Unions have raised concerns that the Ministry of Defence’s decision to outsource functions such as HR to a private contractor will lead to “further attacks” on employees’ terms and conditions despite ministerial claims to the contrary.
Serco has won a £36 million deal to run a shared services organisation, Defence Business Services in a bid to save the MoD an estimated £71 million over the next four years.
In a written statement, Defence Secretary Philip Hammond said: “Serco will be strongly incentivised to drive down costs and deliver efficiencies and we expect savings in the order of around £71 million to be achievable over the life of the contract.”
DBS has been created out of a previously dispersed civilian HR function, a finance shared services centre and some elements of the MoD’s information and commercial operations, which includes vetting. Other areas such as military HR are also expected to be absorbed into DBS by next year, however.
The MoD said that the move was part of a long-term strategy to “radically transform” how services were delivered, adding that DBS would remain part of the department and personnel working for it would retain existing terms and conditions.
But Anna Biggs, a negotiator for Prospect, which represents vetting officers working for DBS National Security Vetting, said that the union had not been informed that the contract had been awarded to the outsourcing supplier – in fact, the first it knew about the move was “when Serco advertised to fill a post”.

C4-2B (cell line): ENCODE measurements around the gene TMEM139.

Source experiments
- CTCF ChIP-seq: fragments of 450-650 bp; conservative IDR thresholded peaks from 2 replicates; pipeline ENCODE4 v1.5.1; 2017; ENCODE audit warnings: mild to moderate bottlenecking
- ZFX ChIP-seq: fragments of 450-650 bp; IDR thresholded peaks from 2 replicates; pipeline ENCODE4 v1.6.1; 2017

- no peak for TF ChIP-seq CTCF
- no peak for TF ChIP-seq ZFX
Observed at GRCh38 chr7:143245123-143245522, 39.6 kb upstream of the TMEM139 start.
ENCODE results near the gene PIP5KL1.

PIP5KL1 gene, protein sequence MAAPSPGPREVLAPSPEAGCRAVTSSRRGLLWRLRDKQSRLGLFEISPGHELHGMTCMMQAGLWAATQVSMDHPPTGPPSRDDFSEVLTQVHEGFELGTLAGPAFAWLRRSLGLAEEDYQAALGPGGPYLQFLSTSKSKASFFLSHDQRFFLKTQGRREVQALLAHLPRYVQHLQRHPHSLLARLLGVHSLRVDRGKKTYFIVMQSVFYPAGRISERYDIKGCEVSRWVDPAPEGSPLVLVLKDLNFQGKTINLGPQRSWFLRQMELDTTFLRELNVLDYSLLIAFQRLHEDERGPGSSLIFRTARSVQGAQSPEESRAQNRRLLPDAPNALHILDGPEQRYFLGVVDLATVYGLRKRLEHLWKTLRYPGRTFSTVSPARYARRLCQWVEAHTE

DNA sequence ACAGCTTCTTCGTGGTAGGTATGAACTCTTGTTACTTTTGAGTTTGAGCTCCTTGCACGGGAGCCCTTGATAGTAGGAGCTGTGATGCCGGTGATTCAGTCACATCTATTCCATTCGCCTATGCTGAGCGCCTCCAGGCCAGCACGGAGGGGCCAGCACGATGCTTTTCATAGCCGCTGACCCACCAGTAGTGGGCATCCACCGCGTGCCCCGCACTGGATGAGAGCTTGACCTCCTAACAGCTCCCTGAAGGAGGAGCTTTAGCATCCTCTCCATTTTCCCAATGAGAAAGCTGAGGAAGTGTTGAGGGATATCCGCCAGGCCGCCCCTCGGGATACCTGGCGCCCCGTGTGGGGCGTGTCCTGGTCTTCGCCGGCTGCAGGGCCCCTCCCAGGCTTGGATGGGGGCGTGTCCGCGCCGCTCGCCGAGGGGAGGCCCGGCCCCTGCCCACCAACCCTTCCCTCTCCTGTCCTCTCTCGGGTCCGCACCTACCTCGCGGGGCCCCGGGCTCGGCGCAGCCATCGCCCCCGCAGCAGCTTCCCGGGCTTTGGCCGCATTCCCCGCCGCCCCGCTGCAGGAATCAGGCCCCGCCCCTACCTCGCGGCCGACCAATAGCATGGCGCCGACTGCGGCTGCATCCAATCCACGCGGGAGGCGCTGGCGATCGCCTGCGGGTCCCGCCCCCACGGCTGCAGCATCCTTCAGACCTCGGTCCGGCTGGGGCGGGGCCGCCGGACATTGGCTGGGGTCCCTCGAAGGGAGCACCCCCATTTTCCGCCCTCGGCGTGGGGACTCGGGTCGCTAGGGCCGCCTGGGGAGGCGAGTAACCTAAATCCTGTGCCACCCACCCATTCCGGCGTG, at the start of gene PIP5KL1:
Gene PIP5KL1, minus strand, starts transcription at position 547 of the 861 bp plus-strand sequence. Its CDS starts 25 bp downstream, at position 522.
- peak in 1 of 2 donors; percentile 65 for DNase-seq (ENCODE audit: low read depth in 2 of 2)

Biggs was also not reassured by ministerial promises in relation to staff Ts&Cs. “Company earnings will be performance-related, which can only mean further attacks on terms and conditions for civil servants because Serco thrives by driving down costs and delivering what the government will claim to be efficiencies and savings,” she warned.
The union is in formal disagreement with the MoD over its decision to have Serco provide personnel to fill senior management roles, a move that Biggs said, sent out all of the wrong signals to personnel as it implied that ministers did not trust them to run their own operation.
The Public and Commercial Services Union, likewise told Wales Online that it feared job and pay cuts would follow, adding that it too had not been officially informed of the Serco deal.